Yong Tai is about a 25 minute train ride from Fuzhou and has many trails to hike. The Hikes range from short and easy to long and hard but all are gorgeous. With the help of one of our amazing senior teachers a group of us planned a weekend away for some hiking and relaxation.The hotel, Qingyushan Yuwenquan, we stayed at was gorgeous. Located on top of one on the mountains we had spectacular views from wherever we were.
Though we had many options for hikes there were three that our fellow teachers had recommended. Our plan was to do the two smaller hikes on the first day and the big hike on the second day.
The first hike was by far the easiest. It was mostly flat and the trail was wide. We walked along a river for the most part until we got to a temple at the end. This temple was beautiful with a hidden shrine behind it. To the side of the temple was a large bell. Each of us took turns in ringing it, which was surprisingly a bigger challenge than any of us assumed.
As we were leaving this trail to go to our next one we were cornered by a local, who we named “Shouty Brian”, who encouraged us to go for food at his ‘restaurant’. None of us could understand him very well and most of our side of the conversation was “ting bu dong”- “I don’t know”.
Our next hike was were I showed off my clumsiness, I think I fell over three or four times. This was partly due to all the hiking trails in China being cement rather than natural trails.
As always with China, we found many mistranslated signs on this hike, which offered us a great source of entertainment. At the time I thought of taking photos of the funniest ones but chose not to and as I sit here typing I wish I had.
This hike was slightly harder than our first but had two main waterfalls. The first was the bathing pool for ancestors and known as the Fairy Lake. The second waterfall was big and beautiful. At this waterfall there were rafts to take you to the temple behind the waterfall but sadly they had been locked to stop them from floating away. We sat looking at this waterfall and eating pistachios for quite some time until half the group decided to head back to the hotel and the rest of us ventured on.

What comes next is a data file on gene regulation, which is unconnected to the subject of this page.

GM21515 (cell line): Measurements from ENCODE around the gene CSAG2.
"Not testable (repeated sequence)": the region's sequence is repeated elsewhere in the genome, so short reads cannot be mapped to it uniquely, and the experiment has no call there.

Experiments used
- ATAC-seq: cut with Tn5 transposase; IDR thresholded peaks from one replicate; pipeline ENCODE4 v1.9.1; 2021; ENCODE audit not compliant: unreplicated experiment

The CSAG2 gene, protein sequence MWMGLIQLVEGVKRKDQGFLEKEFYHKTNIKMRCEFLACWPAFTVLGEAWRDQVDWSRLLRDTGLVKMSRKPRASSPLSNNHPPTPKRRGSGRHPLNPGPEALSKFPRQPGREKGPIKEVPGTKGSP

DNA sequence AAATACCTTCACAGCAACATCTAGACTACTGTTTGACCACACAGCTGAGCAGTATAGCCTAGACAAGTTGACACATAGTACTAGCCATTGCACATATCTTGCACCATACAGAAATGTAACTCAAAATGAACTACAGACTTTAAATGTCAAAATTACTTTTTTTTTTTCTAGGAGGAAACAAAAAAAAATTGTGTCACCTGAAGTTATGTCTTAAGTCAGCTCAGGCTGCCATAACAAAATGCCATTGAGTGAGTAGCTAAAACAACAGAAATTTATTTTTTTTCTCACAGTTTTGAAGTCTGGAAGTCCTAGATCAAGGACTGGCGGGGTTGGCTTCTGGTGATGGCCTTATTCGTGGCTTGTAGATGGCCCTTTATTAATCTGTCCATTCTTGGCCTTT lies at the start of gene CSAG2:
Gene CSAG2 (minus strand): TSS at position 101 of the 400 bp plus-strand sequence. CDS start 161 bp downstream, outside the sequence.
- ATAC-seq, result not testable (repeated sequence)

At the top of this hike was another temple, this one with a man serving tea. He enjoyed trying to communicate with the lao wais although once again the conversation was filled with many “ting bu dongs”.
When we had got back down to the end of the trail we decided we were all in need of food. We caught a bus to where we had seen small restaurants and stopped at the first one. We order what could have easily been a feast for ten. The food was delicious, little did we know that it was in fact Shouty Brian’s place.
Unfortunately the second day was very wet and many of the hiking trails were washed out. That included the big hike that we had planned. We were fortunate enough to find one that was open. So we hopped in a bus, the hotel organised for us, and went to pick up our friends who had ventured off earlier in the rain and went for our hike.
This hike was still quite long and we had a couple of options of which way to go. The way we chose had many ups and downs and we were constantly walking behind, through and around waterfalls, which made the views even more spectacular.
Due to the rain the trail was extra slippery and I fell over whenever I wasn’t using some kind of support. This did not interfere with my enjoyment of the hike though. Instead it offered me an opportunity to laugh at myself.
All three of these hikes were worth doing. I look forward to going back one day soon to do the big hike that we had planned. Fortunately it’s close to home and the train ticket is cheap. And yes I would also go back to Shouty Brian’s for another feast. If you enjoyed reading this post please, like, comment, share and subscribe.